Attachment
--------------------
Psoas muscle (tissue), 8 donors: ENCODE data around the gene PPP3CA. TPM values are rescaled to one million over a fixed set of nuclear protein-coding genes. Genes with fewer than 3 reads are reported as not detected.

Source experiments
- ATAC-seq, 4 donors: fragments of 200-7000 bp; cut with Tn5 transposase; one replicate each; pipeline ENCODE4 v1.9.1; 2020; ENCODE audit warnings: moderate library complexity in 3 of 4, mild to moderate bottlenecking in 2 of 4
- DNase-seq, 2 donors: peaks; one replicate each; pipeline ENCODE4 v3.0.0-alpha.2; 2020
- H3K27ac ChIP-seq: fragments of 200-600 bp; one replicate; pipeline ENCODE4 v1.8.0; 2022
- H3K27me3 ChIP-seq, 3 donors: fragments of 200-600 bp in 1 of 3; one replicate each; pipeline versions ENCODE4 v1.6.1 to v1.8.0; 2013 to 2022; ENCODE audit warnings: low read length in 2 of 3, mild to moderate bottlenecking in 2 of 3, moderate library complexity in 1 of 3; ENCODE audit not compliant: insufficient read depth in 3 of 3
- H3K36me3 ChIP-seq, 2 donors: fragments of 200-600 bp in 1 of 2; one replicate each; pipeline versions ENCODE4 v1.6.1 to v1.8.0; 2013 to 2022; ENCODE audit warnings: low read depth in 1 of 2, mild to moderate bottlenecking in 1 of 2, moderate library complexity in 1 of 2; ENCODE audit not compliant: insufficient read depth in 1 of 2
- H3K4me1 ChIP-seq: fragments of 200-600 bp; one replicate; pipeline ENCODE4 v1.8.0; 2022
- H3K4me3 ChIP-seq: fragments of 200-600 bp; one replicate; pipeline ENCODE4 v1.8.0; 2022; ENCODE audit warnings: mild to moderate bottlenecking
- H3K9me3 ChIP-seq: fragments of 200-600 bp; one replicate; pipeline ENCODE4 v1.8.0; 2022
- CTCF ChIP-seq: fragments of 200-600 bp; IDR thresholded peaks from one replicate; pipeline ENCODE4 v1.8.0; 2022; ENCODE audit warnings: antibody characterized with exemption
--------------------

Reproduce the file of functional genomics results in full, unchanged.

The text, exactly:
Psoas muscle (tissue), 8 donors: ENCODE data around the gene PPP3CA. TPM values are rescaled to one million over a fixed set of nuclear protein-coding genes. Genes with fewer than 3 reads are reported as not detected.

Source experiments
- ATAC-seq, 4 donors: fragments of 200-7000 bp; cut with Tn5 transposase; one replicate each; pipeline ENCODE4 v1.9.1; 2020; ENCODE audit warnings: moderate library complexity in 3 of 4, mild to moderate bottlenecking in 2 of 4
- DNase-seq, 2 donors: peaks; one replicate each; pipeline ENCODE4 v3.0.0-alpha.2; 2020
- H3K27ac ChIP-seq: fragments of 200-600 bp; one replicate; pipeline ENCODE4 v1.8.0; 2022
- H3K27me3 ChIP-seq, 3 donors: fragments of 200-600 bp in 1 of 3; one replicate each; pipeline versions ENCODE4 v1.6.1 to v1.8.0; 2013 to 2022; ENCODE audit warnings: low read length in 2 of 3, mild to moderate bottlenecking in 2 of 3, moderate library complexity in 1 of 3; ENCODE audit not compliant: insufficient read depth in 3 of 3
- H3K36me3 ChIP-seq, 2 donors: fragments of 200-600 bp in 1 of 2; one replicate each; pipeline versions ENCODE4 v1.6.1 to v1.8.0; 2013 to 2022; ENCODE audit warnings: low read depth in 1 of 2, mild to moderate bottlenecking in 1 of 2, moderate library complexity in 1 of 2; ENCODE audit not compliant: insufficient read depth in 1 of 2
- H3K4me1 ChIP-seq: fragments of 200-600 bp; one replicate; pipeline ENCODE4 v1.8.0; 2022
- H3K4me3 ChIP-seq: fragments of 200-600 bp; one replicate; pipeline ENCODE4 v1.8.0; 2022; ENCODE audit warnings: mild to moderate bottlenecking
- H3K9me3 ChIP-seq: fragments of 200-600 bp; one replicate; pipeline ENCODE4 v1.8.0; 2022
- CTCF ChIP-seq: fragments of 200-600 bp; IDR thresholded peaks from one replicate; pipeline ENCODE4 v1.8.0; 2022; ENCODE audit warnings: antibody characterized with exemption